This year has been incredibly challenging for many people, including those (like myself) who have been lucky enough to not have suffered from mental illness or be struck by bouts of bad mental health in the past.
The events of 2020 have exacerbated emotions that I could usually keep in check: anxiety about the future, despair about the state of the world, guilt about my privilege, and a niggling feeling that I was “wasting” my life – working in a job that neither truly helped others, not gave me the opportunities I’d hoped for. What happened to the dreams I’d had at 18?
Throughout these moments of internal unrest, there have been a few things that have kept me grounded. Beyond the obvious (exercise, sleep, staying connected) I also happened to begin volunteering at a support chat line for young people in February and completed my training just before lockdown started in March.
As a volunteer, I spend at least one evening a week taking online chats and answering emails from young people struggling with their own mental health, or looking for advice to help them face troubles in their life.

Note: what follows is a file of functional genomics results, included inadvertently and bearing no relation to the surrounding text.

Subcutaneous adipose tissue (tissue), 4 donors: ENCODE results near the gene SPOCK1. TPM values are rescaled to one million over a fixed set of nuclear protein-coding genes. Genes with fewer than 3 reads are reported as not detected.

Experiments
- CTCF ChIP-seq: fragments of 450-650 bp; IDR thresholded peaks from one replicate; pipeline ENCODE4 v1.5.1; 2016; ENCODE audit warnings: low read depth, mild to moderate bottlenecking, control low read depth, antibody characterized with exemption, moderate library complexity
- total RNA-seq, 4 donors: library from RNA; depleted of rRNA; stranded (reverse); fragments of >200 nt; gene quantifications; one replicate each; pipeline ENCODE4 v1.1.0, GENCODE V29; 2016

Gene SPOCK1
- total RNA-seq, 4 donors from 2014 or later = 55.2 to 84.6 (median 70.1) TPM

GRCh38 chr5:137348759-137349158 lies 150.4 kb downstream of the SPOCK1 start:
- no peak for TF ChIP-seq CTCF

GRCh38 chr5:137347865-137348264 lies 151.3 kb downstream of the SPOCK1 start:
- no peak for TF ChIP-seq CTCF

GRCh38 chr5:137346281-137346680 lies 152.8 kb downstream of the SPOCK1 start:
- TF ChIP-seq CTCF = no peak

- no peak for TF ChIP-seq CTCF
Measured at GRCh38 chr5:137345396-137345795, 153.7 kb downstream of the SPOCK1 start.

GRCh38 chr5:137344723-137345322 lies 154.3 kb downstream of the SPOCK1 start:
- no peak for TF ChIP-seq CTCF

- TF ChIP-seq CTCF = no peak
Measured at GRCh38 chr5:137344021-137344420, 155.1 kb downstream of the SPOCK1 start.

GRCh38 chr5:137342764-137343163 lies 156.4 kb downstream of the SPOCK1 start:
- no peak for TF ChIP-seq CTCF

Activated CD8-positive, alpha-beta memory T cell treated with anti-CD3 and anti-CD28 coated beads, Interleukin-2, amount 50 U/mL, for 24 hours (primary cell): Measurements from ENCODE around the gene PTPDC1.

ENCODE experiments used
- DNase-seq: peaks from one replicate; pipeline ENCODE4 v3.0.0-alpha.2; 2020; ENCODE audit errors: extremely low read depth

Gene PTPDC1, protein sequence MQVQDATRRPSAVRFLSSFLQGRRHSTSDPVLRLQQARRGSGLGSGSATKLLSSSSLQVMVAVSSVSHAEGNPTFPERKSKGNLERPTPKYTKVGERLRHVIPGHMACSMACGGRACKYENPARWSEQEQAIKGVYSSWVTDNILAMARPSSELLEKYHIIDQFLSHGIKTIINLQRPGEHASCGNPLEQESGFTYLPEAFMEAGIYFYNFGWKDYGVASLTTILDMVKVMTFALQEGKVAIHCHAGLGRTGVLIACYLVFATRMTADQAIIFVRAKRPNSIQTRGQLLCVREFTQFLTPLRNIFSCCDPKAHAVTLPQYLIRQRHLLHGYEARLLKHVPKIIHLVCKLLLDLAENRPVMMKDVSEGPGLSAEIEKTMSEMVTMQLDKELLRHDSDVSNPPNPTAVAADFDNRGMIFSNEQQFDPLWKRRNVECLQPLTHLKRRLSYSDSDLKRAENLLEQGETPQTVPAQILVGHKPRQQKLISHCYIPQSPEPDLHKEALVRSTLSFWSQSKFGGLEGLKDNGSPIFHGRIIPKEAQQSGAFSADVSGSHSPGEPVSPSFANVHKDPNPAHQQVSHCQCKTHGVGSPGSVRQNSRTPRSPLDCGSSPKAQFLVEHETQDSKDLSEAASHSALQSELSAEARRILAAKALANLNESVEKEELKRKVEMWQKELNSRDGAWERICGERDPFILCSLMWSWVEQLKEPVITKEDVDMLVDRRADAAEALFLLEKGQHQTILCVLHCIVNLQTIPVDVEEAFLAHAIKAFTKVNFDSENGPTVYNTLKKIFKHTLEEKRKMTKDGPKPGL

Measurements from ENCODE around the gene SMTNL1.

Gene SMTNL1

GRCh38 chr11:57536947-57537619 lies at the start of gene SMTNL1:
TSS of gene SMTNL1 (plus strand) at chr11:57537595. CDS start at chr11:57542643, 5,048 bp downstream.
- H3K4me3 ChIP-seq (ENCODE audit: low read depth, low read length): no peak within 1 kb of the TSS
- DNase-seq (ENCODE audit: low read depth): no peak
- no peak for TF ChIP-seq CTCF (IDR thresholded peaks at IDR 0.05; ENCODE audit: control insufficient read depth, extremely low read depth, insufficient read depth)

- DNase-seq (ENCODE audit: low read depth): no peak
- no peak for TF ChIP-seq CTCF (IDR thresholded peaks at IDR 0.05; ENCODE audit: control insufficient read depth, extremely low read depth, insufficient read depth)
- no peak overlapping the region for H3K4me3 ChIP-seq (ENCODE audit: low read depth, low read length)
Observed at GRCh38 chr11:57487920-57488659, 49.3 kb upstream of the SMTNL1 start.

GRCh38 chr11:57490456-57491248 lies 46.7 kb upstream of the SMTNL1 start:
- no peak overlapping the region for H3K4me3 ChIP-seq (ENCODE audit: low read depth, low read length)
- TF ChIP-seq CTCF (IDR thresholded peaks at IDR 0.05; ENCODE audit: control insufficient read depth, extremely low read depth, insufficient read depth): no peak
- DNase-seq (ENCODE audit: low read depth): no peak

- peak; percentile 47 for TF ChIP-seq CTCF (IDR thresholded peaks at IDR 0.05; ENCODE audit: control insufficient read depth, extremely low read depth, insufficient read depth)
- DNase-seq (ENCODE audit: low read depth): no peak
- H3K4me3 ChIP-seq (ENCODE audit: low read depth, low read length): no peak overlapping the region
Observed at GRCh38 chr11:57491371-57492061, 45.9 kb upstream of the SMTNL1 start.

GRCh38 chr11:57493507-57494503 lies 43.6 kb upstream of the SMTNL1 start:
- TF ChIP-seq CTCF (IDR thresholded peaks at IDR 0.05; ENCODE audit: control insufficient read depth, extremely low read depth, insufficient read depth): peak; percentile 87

Even in the microcosm of my online shifts, the effects of the disruption to our lives has been palpable: chats surged in the first lockdown and eased when measures were loosened. More recently, since universities went back, the number of students we’ve had calling in looking for emotional support to help handle their feelings of isolation, hopelessness and anger, has been staggering.
As an emotionally expressive person, I’ve always dealt with challenges in my life by talking things through with those close to me, and I’ve been incredibly lucky to be surrounded by friends and family that are willing to listen. Offering emotional support to those that don’t have a support network, or are unable to easily talk about their feelings, is a tiny way that I can give back, and personally one that I’m very thankful to have found this year.
It’s well known that spending time helping others (whether friends or strangers) can make you feel better in yourself, but is often deprioritised with the excuse that life got in the way. I harbour hope that the upheaval to our usual pace of life, combined with a realisation that helping others can also be a means to help yourself, might lead to a more supportive society in a post Covid world.